- Because Jesus prayed. All the time. He withdrew to pray and communicate with God every time before going out in ministry somewhere. Part of His reasoning for everything He did on earth was to set an example for us to follow after. St. Paul implores us to “pray without ceasing” (1 Thessalonians 5:17) in order to do the will of God in our lives.
- Because sometimes it’s hard to recognize sin. The closer we get to God in prayer, the more we will be able to see the things of this world that are leading us away from God. When something evil and sinful is brought into the light, you can see it for what it really is and you will even acquire a distaste for it. Prayer also fills us with hope for what is to come. “Prayer reveals to souls the vanity of earthly goods and pleasures. It fills them with light, strength, and consolation; and gives them a foretaste of the calm bliss of our heavenly home” (St. Rose of Viterbo).
- Because prayer keeps us in tune with our relationship with God. We receive grace through prayer, the gift of God’s divine life. If you want to do God’s will, make sure you aren’t only talking to him when you need something. We need grace and the guidance of the Holy Spirit to live lives of holiness. Stay close to the shepherd and you will know His voice when He calls your name (John 10:27).
“Prayer is a vital necessity. Proof from the contrary is no less convincing: if we do not allow the Spirit to lead us we fall back into the slavery of sin. How can the Holy Spirit be our life if our heart is far from him?” (Catechism of the Catholic Church, 2744).
Why do we give alms?
- Because it helps us to be less selfish. We are hardwired to think about ourselves first. The best way to counteract this is by building up generosity and empathy in our hearts. Our lives are meant to be poured out for others, through our material goods and all of our gifts and talents. Let this Lent be an opportunity for you to shift the focus from yourself to your brothers and sisters around you.
- Because those afflicted with poverty need our help. If I fast from eating fast food this Lent, it reminds me of those that so often go without food. Praying for the poor is necessary, but it doesn’t put clothes on their back or food on their plate. What if you took some of the money you would spend going out to eat and donated it?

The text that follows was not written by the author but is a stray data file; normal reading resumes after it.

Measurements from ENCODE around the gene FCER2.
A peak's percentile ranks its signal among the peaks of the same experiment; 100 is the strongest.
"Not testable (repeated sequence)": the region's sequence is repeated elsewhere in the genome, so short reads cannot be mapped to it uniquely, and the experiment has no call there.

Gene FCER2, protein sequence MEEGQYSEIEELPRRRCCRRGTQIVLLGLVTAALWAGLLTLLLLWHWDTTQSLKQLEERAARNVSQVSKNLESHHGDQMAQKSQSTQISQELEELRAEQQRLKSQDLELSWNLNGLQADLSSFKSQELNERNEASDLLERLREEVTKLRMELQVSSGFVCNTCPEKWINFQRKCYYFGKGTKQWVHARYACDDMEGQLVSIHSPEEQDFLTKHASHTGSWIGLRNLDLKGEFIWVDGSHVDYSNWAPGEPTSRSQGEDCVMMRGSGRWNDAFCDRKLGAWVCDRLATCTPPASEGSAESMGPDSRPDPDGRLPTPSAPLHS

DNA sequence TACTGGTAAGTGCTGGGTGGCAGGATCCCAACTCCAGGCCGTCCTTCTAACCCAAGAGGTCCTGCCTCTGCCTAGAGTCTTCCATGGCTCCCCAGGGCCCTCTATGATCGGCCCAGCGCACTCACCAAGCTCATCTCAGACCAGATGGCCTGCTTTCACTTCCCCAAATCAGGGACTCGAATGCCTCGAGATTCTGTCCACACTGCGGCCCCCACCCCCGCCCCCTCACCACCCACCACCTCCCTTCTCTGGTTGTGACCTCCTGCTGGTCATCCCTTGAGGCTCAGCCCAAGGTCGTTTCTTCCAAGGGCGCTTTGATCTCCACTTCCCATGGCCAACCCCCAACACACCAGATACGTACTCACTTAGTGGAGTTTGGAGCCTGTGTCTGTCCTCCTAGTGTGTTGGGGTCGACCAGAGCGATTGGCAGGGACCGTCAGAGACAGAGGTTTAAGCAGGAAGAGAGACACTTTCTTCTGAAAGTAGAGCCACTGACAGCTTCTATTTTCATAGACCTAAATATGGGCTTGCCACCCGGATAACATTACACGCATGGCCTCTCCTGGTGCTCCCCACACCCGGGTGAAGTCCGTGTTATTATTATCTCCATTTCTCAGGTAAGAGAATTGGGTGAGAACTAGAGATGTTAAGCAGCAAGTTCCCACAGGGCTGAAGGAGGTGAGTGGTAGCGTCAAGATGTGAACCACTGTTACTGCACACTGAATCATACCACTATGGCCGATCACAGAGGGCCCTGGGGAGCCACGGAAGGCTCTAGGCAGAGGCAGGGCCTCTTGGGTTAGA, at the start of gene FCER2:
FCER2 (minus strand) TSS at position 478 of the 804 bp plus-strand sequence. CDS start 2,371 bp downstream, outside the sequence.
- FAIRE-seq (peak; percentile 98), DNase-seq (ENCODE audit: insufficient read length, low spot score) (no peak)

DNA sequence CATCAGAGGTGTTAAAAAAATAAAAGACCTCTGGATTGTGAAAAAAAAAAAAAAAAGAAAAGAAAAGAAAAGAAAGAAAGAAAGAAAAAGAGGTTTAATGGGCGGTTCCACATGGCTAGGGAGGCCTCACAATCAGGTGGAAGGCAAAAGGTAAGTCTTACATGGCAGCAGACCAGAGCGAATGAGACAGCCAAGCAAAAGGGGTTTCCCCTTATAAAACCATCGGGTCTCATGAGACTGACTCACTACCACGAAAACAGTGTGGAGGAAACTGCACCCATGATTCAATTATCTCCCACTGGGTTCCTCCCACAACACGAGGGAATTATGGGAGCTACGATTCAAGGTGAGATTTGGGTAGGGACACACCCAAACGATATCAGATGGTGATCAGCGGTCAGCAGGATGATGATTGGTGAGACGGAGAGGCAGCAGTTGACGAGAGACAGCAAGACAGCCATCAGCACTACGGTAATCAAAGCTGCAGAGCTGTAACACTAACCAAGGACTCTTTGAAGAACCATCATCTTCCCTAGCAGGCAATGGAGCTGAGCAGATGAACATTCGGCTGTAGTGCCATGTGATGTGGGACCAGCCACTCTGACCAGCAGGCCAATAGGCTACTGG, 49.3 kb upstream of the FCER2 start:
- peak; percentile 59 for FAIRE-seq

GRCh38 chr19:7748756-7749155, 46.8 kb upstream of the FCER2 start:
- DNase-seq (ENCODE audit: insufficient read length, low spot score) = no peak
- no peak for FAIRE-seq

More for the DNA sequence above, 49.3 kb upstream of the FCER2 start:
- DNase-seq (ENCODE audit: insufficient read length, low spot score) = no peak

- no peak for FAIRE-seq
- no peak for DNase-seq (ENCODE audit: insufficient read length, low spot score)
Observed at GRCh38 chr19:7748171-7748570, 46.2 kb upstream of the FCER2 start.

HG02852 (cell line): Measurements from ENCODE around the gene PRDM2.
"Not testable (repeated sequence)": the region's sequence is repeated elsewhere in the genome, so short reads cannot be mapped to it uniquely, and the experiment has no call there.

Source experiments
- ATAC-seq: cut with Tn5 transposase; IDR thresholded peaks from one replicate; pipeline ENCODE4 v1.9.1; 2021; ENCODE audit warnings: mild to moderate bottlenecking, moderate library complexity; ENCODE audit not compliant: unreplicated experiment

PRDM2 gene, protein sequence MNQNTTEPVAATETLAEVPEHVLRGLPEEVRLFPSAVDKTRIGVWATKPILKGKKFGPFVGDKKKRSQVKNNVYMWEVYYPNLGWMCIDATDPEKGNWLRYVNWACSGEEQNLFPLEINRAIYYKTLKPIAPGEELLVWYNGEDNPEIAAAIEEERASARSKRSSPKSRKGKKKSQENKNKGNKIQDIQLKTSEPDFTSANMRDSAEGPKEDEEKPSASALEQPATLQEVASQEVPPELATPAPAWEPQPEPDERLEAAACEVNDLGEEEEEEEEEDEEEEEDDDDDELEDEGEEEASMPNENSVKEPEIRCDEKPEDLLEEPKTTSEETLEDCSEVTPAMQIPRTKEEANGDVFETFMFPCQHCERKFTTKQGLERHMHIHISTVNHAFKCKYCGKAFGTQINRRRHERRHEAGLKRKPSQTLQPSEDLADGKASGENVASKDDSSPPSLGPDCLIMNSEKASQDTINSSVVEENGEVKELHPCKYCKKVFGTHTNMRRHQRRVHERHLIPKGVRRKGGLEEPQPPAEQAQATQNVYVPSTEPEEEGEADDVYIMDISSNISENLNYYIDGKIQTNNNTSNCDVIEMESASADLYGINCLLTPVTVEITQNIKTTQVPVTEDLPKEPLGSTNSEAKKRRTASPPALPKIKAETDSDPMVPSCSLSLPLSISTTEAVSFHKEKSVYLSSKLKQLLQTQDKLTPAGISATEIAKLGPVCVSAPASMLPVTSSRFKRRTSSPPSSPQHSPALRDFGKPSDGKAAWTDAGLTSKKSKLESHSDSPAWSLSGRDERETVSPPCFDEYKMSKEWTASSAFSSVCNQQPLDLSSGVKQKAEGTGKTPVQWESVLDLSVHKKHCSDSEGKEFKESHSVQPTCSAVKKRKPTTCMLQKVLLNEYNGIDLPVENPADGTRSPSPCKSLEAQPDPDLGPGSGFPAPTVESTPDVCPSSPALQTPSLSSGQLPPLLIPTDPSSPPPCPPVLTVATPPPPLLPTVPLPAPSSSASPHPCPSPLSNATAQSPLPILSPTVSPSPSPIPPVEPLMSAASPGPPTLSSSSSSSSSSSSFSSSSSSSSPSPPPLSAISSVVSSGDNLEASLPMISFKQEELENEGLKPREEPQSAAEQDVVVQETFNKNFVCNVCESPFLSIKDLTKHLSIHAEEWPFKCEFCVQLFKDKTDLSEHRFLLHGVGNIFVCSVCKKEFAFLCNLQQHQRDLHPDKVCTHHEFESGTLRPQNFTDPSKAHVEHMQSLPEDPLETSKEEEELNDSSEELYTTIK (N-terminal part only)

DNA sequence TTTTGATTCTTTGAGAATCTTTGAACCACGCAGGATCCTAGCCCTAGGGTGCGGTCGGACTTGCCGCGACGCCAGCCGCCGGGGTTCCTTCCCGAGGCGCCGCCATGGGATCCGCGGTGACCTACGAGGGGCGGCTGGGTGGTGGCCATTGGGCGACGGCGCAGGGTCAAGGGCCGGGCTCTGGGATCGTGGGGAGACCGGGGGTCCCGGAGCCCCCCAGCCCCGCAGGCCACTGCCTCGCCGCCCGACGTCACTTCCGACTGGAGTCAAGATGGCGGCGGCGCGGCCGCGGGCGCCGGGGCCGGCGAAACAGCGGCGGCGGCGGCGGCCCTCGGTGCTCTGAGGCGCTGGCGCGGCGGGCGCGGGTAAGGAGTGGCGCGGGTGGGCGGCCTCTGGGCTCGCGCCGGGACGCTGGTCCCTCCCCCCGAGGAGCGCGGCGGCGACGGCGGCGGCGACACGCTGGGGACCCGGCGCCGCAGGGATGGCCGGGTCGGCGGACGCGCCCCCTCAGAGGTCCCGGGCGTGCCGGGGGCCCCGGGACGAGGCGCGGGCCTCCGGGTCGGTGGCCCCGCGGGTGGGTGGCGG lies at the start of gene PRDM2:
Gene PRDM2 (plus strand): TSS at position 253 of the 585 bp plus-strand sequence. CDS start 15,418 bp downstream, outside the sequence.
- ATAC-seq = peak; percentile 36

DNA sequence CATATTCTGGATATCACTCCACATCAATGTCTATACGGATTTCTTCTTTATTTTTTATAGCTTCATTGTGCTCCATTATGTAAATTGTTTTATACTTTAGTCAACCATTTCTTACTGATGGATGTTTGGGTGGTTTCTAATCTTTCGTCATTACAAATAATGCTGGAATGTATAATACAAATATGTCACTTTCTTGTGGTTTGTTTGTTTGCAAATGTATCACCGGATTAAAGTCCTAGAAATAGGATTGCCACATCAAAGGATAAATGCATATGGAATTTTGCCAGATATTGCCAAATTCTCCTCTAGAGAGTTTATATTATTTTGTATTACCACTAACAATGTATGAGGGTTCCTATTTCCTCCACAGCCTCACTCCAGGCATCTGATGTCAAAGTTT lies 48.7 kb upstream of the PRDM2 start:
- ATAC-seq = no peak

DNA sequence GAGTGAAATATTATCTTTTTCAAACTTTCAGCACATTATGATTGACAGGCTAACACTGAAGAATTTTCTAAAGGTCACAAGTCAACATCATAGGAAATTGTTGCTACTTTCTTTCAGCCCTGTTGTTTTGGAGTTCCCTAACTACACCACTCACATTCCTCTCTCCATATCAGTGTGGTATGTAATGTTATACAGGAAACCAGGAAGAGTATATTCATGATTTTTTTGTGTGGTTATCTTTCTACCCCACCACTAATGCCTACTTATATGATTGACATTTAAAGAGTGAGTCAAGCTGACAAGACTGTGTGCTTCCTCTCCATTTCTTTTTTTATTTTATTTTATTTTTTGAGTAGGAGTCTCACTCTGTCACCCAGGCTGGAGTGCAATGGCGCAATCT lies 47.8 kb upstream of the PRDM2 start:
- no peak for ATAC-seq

- Because our world is spiritually poor. Giving alms doesn’t just mean giving food and clothes to the poor. They are a few of what we call the “corporal works of mercy.” We are also called to the “spiritual works of mercy”, which include calling our brothers and sisters to a life of holiness and out of a life of sin.
“Today, in general, we are very sensitive to the idea of charity and caring about the physical and material well-being of others, but almost completely silent about our spiritual responsibility towards our brothers and sisters” (Pope Benedict XVI).
Since we are both body and soul, our giving must include both. So if we are called to “feed the hungry” that means feeding their souls too. “The world today is hungry not only for bread but hungry for love; hungry to be wanted, to be loved” (Bl. Mother Teresa). It’s a lot easier to donate food than to confront a friend about something which they are doing that is leading them away from God. But that’s what love is. A few uncomfortable conversations with someone you care about could help get their soul to heaven for eternity! We’re meant to build each other up in the Christian life: “As iron sharpens iron, so man sharpens his fellow man” (Proverbs 27:17).
Remember this Lent that you can’t separate prayer, fasting, and almsgiving. Try to commit to doing something small in each area and you’ll definitely be closer to God and sainthood.
So let us all enter into the desert with Christ these 40 days, knowing the profound reality that our sharing in His suffering is a great gift, which leads us more perfectly into communion with Him.